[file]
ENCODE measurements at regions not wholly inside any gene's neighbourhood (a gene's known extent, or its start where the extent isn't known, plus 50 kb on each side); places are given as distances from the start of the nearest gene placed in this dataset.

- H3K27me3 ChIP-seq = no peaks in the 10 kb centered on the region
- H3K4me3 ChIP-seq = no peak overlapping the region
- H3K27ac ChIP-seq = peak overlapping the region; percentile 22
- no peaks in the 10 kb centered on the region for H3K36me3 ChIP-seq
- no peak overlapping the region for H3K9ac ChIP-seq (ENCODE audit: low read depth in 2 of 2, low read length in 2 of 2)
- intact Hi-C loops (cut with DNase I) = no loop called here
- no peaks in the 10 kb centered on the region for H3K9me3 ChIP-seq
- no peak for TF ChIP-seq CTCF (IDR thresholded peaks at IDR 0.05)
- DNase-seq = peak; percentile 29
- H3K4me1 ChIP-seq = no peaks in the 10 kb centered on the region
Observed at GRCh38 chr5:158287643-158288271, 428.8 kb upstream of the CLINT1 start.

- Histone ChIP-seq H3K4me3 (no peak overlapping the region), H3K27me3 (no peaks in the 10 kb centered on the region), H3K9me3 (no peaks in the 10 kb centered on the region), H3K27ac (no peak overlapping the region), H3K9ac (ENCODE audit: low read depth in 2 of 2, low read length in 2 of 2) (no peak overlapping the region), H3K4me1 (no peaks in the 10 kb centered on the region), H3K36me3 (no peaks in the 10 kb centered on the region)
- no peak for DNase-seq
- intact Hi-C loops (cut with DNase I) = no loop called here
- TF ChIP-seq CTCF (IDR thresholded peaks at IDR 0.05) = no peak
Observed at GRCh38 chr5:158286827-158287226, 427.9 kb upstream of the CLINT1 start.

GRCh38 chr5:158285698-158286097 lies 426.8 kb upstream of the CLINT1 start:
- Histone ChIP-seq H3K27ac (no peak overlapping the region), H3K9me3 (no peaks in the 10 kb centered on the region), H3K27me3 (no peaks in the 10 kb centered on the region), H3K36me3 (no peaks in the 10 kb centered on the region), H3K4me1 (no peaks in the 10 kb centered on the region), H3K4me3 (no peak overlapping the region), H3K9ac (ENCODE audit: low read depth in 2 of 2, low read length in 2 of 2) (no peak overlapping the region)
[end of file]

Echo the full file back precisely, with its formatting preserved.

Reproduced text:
ENCODE measurements at regions not wholly inside any gene's neighbourhood (a gene's known extent, or its start where the extent isn't known, plus 50 kb on each side); places are given as distances from the start of the nearest gene placed in this dataset.

- H3K27me3 ChIP-seq = no peaks in the 10 kb centered on the region
- H3K4me3 ChIP-seq = no peak overlapping the region
- H3K27ac ChIP-seq = peak overlapping the region; percentile 22
- no peaks in the 10 kb centered on the region for H3K36me3 ChIP-seq
- no peak overlapping the region for H3K9ac ChIP-seq (ENCODE audit: low read depth in 2 of 2, low read length in 2 of 2)
- intact Hi-C loops (cut with DNase I) = no loop called here
- no peaks in the 10 kb centered on the region for H3K9me3 ChIP-seq
- no peak for TF ChIP-seq CTCF (IDR thresholded peaks at IDR 0.05)
- DNase-seq = peak; percentile 29
- H3K4me1 ChIP-seq = no peaks in the 10 kb centered on the region
Observed at GRCh38 chr5:158287643-158288271, 428.8 kb upstream of the CLINT1 start.

- Histone ChIP-seq H3K4me3 (no peak overlapping the region), H3K27me3 (no peaks in the 10 kb centered on the region), H3K9me3 (no peaks in the 10 kb centered on the region), H3K27ac (no peak overlapping the region), H3K9ac (ENCODE audit: low read depth in 2 of 2, low read length in 2 of 2) (no peak overlapping the region), H3K4me1 (no peaks in the 10 kb centered on the region), H3K36me3 (no peaks in the 10 kb centered on the region)
- no peak for DNase-seq
- intact Hi-C loops (cut with DNase I) = no loop called here
- TF ChIP-seq CTCF (IDR thresholded peaks at IDR 0.05) = no peak
Observed at GRCh38 chr5:158286827-158287226, 427.9 kb upstream of the CLINT1 start.

GRCh38 chr5:158285698-158286097 lies 426.8 kb upstream of the CLINT1 start:
- Histone ChIP-seq H3K27ac (no peak overlapping the region), H3K9me3 (no peaks in the 10 kb centered on the region), H3K27me3 (no peaks in the 10 kb centered on the region), H3K36me3 (no peaks in the 10 kb centered on the region), H3K4me1 (no peaks in the 10 kb centered on the region), H3K4me3 (no peak overlapping the region), H3K9ac (ENCODE audit: low read depth in 2 of 2, low read length in 2 of 2) (no peak overlapping the region)